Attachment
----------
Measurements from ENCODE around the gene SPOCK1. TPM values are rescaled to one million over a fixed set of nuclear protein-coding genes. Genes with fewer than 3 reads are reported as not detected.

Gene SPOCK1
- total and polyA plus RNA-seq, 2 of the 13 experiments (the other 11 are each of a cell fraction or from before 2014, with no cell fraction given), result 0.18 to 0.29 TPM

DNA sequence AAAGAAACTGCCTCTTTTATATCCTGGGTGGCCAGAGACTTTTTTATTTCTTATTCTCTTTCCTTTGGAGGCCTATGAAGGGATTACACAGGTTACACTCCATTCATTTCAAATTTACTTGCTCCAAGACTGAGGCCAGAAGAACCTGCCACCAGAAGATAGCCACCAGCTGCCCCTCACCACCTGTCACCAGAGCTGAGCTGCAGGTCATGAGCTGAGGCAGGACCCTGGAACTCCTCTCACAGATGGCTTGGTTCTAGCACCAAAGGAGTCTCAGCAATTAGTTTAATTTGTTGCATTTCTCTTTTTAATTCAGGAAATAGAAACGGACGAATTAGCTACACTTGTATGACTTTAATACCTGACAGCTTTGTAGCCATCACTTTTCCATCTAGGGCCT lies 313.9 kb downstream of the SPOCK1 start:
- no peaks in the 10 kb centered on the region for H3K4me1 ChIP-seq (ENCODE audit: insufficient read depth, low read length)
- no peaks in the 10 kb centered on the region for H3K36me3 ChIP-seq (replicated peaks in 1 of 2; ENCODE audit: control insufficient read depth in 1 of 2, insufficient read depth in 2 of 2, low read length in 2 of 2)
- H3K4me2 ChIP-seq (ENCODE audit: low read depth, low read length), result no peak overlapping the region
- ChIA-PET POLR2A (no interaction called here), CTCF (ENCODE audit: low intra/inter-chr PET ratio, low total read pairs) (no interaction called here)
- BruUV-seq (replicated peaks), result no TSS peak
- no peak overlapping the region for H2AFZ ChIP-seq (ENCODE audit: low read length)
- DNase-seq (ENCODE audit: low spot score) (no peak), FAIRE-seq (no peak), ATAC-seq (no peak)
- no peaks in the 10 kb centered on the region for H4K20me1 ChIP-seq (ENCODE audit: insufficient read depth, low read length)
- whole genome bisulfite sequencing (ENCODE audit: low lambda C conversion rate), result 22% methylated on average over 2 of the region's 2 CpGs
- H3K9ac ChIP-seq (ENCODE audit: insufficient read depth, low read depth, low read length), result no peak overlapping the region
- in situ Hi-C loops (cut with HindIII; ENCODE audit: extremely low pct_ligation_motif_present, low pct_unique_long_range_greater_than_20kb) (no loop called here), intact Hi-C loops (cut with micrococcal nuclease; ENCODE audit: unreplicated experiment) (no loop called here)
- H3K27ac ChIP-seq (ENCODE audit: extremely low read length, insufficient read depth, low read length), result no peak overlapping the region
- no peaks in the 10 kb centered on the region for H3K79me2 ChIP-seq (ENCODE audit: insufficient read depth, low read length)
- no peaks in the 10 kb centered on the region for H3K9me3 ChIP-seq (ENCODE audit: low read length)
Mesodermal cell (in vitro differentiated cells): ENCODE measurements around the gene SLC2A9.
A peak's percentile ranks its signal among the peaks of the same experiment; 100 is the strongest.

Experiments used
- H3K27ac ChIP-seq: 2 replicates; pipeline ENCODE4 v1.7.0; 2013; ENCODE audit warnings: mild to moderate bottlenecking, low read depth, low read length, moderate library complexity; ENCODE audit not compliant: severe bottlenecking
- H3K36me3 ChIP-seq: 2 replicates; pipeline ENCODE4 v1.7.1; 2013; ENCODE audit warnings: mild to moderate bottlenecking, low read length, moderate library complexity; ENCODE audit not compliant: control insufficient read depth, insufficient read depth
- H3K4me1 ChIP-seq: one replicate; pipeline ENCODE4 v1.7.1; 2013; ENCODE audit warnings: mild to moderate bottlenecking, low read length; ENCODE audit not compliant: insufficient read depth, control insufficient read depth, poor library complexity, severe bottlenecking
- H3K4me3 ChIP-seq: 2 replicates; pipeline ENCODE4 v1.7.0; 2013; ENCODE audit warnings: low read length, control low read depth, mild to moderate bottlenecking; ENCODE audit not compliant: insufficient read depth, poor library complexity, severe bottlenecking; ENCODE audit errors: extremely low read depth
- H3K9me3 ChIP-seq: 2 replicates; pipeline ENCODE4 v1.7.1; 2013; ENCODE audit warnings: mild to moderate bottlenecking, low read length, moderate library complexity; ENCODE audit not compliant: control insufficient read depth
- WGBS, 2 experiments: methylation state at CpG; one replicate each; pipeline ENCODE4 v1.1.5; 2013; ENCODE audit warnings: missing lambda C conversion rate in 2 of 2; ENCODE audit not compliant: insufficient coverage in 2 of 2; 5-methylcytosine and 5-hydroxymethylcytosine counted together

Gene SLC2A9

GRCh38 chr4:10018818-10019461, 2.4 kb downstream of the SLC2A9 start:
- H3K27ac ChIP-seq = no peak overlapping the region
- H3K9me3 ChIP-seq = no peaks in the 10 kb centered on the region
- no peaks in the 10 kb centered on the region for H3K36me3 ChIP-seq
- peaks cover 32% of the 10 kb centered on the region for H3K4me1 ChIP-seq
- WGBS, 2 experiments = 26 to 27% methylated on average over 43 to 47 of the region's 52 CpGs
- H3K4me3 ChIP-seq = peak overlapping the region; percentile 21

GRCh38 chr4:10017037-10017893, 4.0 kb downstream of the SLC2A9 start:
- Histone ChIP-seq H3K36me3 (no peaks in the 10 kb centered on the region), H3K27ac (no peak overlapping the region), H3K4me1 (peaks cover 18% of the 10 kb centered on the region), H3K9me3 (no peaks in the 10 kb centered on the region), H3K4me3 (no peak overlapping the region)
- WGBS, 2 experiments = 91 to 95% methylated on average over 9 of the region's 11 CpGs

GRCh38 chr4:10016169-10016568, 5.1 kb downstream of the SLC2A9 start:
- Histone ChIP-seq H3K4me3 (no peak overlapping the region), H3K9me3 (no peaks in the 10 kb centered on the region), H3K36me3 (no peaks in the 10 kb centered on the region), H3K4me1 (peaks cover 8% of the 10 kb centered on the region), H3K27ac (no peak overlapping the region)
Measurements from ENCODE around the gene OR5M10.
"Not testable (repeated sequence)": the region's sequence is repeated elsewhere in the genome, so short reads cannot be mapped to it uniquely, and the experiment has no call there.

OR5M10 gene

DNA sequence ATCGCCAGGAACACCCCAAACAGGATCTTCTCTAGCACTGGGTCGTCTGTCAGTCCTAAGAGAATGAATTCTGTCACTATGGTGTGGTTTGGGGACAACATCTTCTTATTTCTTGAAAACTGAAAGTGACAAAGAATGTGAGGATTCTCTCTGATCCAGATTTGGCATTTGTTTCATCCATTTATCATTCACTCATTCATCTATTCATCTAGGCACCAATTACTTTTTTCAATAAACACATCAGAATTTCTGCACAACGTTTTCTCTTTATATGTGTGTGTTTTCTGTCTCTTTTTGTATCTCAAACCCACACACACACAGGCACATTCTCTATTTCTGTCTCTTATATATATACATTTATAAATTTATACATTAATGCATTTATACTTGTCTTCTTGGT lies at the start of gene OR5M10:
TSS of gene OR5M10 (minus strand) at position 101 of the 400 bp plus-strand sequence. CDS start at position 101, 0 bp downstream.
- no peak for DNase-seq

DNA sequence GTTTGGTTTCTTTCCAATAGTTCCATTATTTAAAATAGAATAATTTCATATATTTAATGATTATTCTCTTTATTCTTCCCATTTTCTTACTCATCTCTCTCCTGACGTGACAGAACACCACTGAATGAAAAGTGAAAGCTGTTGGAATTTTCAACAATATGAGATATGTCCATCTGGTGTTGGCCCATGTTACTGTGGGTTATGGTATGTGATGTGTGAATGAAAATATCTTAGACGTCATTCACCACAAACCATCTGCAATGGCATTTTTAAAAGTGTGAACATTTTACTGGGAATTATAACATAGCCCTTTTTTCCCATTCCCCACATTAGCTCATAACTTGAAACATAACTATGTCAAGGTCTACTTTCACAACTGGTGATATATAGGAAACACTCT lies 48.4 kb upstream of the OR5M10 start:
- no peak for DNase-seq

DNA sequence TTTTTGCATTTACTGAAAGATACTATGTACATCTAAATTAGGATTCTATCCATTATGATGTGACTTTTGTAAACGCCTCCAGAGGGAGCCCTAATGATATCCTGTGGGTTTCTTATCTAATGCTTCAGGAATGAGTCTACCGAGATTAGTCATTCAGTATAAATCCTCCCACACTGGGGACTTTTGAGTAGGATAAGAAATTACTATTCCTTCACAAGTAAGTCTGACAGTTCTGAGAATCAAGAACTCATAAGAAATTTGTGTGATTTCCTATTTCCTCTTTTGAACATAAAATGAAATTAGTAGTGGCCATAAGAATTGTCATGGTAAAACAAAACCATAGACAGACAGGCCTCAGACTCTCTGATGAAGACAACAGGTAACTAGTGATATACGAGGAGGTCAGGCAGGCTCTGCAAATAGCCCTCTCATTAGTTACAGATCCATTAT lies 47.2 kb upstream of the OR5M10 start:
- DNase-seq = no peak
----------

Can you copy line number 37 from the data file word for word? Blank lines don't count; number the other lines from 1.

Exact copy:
- Histone ChIP-seq H3K36me3 (no peaks in the 10 kb centered on the region), H3K27ac (no peak overlapping the region), H3K4me1 (peaks cover 18% of the 10 kb centered on the region), H3K9me3 (no peaks in the 10 kb centered on the region), H3K4me3 (no peak overlapping the region)